VBI craters as investors react to Hep B vaccine data
VBI Vaccines has trumpeted top-line data from a trial pitting its hepatitis B virus (HBV) vaccine candidate against GlaxoSmithKline’s Engerix-B – but investors weren’t convinced, and its shares plunged.
The Massachusetts biotech accentuated the positive in its statement on the results, pointing to the fact that Sci-B-Vac met its two co-primary endpoints including non-inferiority to GSK’s shot in all adults and superiority in adults age 45 or more.
The PROTECT trial recruited around 1,600 subjects, split between the VBI and GSK vaccines. Among the whole group, Sci-B-Vac produced a protection immune response in 91% of recipients, compared to 77% of the Engerix-B group, after three vaccinations. Similarly, in the 45 and older age group seroprotection rates were 89% and 73%, respectively.
VBI’s optimistic assessment was however undermined by a failure on a secondary endpoint. Sci-B-Vac wasn’t able to show its non-inferiority for two doses of Sci-B-Vac versus the standard three-dose Engerix-B regimen in the PROTECT trial.
Fearing that the commercial prospects of the new vaccine were diminished as a result some investors bailed out, sending VBI’s shares down almost two thirds into penny share territory, despite its protestations that marketing applications are on track in the US, Europe and Canada next year.
Those filings are however dependent on the outcome of a second head-to-head pivotal trial – CONSTANT – which is due to generate results around the end of this year.
Preying on shareholders’ minds is a rival HBV vaccine from Dynavax – Heplisav-B – that has already been approved with a two-dose regimen and made a little under $6m in sales in the first three months of this year after a launch early last year. Engerix-B is one of a basket of hepatitis vaccines in GSK’s portfolio which brought in £808 million (around $1 billion) last year.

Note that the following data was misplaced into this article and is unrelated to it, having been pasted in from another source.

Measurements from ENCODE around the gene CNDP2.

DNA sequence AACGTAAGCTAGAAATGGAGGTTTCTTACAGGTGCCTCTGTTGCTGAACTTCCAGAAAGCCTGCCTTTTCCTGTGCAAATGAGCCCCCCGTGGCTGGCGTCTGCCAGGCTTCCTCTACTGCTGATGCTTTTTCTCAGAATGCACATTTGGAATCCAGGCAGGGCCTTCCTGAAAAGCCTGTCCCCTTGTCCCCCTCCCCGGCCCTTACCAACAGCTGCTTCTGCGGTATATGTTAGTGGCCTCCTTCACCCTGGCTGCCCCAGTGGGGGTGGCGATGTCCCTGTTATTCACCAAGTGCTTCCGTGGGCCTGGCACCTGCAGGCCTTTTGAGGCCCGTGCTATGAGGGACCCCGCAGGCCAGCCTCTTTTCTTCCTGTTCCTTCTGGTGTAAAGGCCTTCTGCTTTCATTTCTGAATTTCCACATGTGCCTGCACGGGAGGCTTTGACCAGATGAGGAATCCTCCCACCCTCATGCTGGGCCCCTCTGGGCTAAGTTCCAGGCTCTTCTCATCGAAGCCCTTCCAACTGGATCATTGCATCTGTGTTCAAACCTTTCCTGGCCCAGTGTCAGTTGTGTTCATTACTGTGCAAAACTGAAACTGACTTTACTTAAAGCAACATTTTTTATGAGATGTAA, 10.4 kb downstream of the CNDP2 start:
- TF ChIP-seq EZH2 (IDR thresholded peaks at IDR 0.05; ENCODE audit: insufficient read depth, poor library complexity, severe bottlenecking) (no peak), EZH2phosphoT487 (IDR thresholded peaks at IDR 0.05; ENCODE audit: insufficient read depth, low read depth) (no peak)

While vaccination has reduced the importance of HBV as an infectious disease, it is still massively common with the World Health Organization estimating that two billion people have been infected with the virus and more than 250 million worldwide have chronic hepatitis B and are contagious.
VBI chief executive Jeff Baxter said on a conference call that he doesn’t see the vaccine as competing with current HBV drugs, rather as a complementary product that will have a role to play as a safe and low-cost alternative that provides rapid seroprotection, for example for healthcare workers and diabetics, and improved efficacy in older patients.
“These results are truly exciting and demonstrate, in a large multicentre controlled trial, the impressive efficacy of Sci-B-Vac at a dose half that of other hepatitis B vaccines,” said Timo Vesikari of the University of Tampere Medical School in Finland, the lead investigator for VBI’s pivotal trials.
“If approved, this vaccine could play an important role in the prevention of hepatitis B, addressing a significant unmet medical need in the adult population.”
Sci-B-Vac is already on the market in 11 ex-US and European markets around the world but sales are very low, at $600,000 last year.
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